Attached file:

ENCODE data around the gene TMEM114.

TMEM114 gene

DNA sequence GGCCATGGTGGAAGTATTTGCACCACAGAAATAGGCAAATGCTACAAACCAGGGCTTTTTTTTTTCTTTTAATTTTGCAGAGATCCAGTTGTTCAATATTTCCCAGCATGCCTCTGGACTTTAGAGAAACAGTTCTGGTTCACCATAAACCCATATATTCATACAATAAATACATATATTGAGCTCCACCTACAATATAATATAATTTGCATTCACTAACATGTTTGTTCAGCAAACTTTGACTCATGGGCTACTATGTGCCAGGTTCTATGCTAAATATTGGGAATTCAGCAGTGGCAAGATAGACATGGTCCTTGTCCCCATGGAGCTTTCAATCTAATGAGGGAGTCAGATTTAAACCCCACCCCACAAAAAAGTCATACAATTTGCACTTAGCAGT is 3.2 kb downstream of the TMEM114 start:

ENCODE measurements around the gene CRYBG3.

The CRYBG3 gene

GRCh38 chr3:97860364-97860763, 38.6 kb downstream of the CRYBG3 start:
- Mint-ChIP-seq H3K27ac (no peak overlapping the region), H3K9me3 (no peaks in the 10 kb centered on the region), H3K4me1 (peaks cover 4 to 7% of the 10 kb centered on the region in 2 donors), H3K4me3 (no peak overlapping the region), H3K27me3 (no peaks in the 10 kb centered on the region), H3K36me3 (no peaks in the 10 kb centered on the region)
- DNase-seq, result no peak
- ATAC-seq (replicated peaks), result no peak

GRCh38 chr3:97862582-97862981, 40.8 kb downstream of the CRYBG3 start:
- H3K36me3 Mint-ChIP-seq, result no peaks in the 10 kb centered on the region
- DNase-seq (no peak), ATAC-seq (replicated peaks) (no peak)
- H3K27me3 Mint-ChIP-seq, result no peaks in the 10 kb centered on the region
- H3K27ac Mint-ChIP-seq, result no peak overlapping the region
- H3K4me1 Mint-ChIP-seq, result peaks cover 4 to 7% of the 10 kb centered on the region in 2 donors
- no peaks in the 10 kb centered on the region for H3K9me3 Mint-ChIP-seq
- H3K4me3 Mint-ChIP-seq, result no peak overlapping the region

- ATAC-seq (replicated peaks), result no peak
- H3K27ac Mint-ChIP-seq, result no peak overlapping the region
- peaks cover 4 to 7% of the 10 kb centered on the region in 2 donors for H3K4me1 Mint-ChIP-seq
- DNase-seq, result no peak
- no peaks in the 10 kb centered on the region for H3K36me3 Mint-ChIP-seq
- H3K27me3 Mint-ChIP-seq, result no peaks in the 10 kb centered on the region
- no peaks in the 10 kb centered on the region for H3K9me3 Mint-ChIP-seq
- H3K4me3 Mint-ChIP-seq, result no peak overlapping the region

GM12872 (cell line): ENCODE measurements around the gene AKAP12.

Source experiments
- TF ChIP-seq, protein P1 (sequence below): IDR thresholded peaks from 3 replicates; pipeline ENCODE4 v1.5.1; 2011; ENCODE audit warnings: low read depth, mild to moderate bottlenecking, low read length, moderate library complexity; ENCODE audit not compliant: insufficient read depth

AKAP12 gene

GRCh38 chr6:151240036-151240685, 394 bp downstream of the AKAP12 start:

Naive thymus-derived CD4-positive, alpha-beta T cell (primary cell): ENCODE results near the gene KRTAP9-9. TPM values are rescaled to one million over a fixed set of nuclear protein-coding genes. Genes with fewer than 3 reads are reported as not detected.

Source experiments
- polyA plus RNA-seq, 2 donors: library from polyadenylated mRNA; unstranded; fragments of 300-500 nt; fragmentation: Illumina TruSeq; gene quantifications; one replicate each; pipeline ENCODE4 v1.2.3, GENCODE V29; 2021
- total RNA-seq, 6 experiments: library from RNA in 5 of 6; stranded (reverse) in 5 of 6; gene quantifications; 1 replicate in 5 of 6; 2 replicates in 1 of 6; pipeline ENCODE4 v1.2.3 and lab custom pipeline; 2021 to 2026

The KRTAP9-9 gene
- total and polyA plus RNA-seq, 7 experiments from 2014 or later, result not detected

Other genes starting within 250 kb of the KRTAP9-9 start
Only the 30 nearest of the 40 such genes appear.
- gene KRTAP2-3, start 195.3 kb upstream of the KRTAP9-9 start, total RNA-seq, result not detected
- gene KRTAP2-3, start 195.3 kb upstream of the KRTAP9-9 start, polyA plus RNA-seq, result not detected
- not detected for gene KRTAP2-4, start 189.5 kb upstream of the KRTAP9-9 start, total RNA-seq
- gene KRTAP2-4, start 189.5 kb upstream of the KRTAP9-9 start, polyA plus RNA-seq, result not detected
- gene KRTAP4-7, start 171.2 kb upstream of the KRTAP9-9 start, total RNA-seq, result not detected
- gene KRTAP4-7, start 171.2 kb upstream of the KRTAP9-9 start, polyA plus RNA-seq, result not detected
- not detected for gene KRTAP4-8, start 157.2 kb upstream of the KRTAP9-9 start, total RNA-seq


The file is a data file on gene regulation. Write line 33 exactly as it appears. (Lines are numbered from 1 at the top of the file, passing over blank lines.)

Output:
- polyA plus RNA-seq, 2 donors: library from polyadenylated mRNA; unstranded; fragments of 300-500 nt; fragmentation: Illumina TruSeq; gene quantifications; one replicate each; pipeline ENCODE4 v1.2.3, GENCODE V29; 2021